Hey, readers! Below is a guest post from a good friend of mine, Olivia! If you know me, equal rights for all and celebrating differences is something I am VERY passionate about.Because of that, I do support Black History Month and the significance it holds for African Americans. I asked Olivia to do this guest post because:
1. I think it’s important that this is talked about
2. I know it’s something she feels very strongly about.
Hope you enjoy!
It’s the most wonderful time of the year! I bet you thought I was talking about Christmas, but I was actually referring to Black History Month! Ok, so maybe it’s not the most wonderful time of year, but it’s pretty amazing. Let’s get into my personal top 5 reasons (I’ll limit it to five, because we could be here all day) why black history month is important.
The hot mess that is our current political climate
I know this kind of goes without saying, but America is a mess as of late. We have a president that somehow won after spending a year and a half being incredibly disrespectful to just about every marginalized group there is. He was the Oprah of hurling insults every which way like, “You get an insult, and you get an insult! Look under your seat, everyone in the studio audience is going home insulted!!” Was that hyperbole? Maybe a little bit.
Black History Month is more important now than it’s ever been because it can do wonders to remind people of all the good that can come from diversity. It reminds us that people from all walks of life have contributed great things that have made this world brighter place.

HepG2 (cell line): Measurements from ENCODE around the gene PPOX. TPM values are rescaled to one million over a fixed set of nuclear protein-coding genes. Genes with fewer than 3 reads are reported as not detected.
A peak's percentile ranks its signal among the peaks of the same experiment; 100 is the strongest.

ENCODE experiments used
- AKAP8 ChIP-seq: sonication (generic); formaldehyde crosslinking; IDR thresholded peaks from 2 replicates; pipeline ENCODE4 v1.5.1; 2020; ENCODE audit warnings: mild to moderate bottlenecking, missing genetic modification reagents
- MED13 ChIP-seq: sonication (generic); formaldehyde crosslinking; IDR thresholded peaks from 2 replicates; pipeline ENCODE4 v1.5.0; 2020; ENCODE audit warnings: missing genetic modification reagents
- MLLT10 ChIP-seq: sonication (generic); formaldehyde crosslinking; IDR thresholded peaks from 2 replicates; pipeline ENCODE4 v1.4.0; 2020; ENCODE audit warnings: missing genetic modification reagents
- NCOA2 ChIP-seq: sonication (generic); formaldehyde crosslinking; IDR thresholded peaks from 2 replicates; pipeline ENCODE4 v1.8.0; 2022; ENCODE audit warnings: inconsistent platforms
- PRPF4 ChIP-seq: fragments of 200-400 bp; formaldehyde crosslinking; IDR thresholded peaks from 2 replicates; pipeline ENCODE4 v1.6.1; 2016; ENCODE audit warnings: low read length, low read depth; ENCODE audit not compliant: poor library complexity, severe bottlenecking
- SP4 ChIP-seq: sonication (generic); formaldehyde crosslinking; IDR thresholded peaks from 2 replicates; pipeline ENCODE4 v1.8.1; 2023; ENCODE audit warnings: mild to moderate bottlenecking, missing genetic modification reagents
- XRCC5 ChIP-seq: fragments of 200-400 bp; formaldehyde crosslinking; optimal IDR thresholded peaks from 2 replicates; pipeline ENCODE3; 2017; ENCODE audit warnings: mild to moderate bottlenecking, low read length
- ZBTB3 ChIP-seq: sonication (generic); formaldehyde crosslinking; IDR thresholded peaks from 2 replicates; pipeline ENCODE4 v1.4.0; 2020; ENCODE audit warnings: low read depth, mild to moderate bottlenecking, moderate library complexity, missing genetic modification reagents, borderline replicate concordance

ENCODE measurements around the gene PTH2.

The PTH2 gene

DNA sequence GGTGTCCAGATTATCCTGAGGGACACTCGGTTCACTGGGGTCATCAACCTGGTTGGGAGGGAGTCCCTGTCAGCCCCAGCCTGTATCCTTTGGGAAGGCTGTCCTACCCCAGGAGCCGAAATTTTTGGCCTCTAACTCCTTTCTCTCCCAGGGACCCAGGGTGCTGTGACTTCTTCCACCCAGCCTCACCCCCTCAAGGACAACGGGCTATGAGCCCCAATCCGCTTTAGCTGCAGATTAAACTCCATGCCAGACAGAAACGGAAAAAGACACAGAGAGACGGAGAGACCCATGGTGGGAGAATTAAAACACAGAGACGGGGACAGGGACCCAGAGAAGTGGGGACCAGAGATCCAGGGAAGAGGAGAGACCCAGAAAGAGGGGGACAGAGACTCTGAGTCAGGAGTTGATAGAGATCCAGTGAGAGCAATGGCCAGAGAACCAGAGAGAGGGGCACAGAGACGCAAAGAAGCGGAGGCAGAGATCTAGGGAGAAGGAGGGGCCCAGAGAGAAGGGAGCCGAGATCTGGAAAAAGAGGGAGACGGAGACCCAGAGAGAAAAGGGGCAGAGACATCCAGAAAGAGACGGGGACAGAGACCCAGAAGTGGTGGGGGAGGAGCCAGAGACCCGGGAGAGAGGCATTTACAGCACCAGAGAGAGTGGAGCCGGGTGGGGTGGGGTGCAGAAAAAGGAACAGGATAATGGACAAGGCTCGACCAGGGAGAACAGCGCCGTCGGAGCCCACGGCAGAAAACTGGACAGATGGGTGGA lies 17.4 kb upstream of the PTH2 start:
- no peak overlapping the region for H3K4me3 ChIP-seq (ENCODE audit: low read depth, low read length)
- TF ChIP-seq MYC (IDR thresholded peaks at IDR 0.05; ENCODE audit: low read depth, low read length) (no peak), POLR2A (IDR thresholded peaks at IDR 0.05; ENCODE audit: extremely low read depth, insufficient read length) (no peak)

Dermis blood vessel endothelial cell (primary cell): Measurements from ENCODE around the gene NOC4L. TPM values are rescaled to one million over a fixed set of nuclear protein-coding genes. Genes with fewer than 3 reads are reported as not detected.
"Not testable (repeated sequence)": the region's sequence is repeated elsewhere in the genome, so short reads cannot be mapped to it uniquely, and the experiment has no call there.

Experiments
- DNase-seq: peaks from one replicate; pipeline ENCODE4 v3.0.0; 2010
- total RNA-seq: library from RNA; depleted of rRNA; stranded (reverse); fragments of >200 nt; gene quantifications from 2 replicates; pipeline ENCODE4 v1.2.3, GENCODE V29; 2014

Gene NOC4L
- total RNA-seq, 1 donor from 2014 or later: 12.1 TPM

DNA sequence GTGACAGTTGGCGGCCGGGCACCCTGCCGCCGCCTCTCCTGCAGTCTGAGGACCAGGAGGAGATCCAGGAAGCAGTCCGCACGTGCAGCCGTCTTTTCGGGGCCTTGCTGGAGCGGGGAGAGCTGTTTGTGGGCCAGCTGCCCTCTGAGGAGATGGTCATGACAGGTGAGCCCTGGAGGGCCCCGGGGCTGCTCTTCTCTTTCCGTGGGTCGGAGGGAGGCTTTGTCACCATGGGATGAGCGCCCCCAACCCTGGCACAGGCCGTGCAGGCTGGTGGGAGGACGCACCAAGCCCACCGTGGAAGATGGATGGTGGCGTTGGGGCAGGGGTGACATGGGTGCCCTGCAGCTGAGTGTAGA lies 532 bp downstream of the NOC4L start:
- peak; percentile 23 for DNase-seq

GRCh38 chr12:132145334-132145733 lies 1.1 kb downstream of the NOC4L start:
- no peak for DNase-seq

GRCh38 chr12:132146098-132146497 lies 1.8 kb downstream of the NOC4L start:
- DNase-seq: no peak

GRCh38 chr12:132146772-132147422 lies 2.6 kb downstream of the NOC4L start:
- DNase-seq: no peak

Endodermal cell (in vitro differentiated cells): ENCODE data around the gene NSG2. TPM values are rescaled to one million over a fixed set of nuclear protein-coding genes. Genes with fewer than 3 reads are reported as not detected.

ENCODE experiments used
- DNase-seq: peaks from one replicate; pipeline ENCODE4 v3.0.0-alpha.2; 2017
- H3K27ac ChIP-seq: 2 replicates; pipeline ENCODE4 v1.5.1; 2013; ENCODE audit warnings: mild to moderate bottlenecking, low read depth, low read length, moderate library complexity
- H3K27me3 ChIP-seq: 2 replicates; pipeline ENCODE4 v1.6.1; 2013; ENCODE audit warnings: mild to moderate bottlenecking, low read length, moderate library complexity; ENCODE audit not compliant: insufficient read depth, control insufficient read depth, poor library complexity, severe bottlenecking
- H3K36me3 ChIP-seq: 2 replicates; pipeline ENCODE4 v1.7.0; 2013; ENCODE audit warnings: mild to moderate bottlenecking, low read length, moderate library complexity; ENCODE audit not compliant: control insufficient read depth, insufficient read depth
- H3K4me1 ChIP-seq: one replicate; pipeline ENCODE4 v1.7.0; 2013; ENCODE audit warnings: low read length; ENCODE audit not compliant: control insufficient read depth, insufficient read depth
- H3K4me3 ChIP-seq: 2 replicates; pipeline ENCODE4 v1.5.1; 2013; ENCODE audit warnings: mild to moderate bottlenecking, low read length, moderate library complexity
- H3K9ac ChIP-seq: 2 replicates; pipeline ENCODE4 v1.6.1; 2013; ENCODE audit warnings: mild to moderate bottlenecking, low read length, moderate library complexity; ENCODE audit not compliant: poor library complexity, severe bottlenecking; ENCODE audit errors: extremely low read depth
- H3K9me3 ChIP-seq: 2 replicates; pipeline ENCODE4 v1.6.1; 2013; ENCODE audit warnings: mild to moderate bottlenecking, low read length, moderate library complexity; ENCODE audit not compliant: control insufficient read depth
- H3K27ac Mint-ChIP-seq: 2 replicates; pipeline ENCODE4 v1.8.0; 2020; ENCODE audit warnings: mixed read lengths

If you’re American, you’ve been celebrating this month since elementary school. If you’re anything like me, you’ve heard all the same stories over and over again. They teach us that Harriet Tubman freed the slaves, George Washington Carver made peanut butter, and Martin Luther King Jr. lead The Civil Rights Movement. The achievements of these individuals are great, but it does all get a little bit redundant. Can we not share the wealth? Are they the only three black people who ever achieved anything? Obviously, that’s not the case. There are people like Claudette Colvin, Carter G. Woodson, and Jesse Owen. All of whom I didn’t learn about until way later in life. That’s a crime, especially when you factor in that Carter G. Woodson started Black History Month! Black History Month, if done more inclusively, can be a fantastic time to highlight amazing Black men and women in America’s history.
Black Girl Magic
So far this article has been a little biased, and if I’m being honest, it’s about to get worse. PSA: BLACK GIRLS ARE MAGIC!! I REPEAT, BLACK GIRLS ARE MAGIC!! Sorry, dear reader, I didn’t mean to get all up in your face, but all caps were necessary!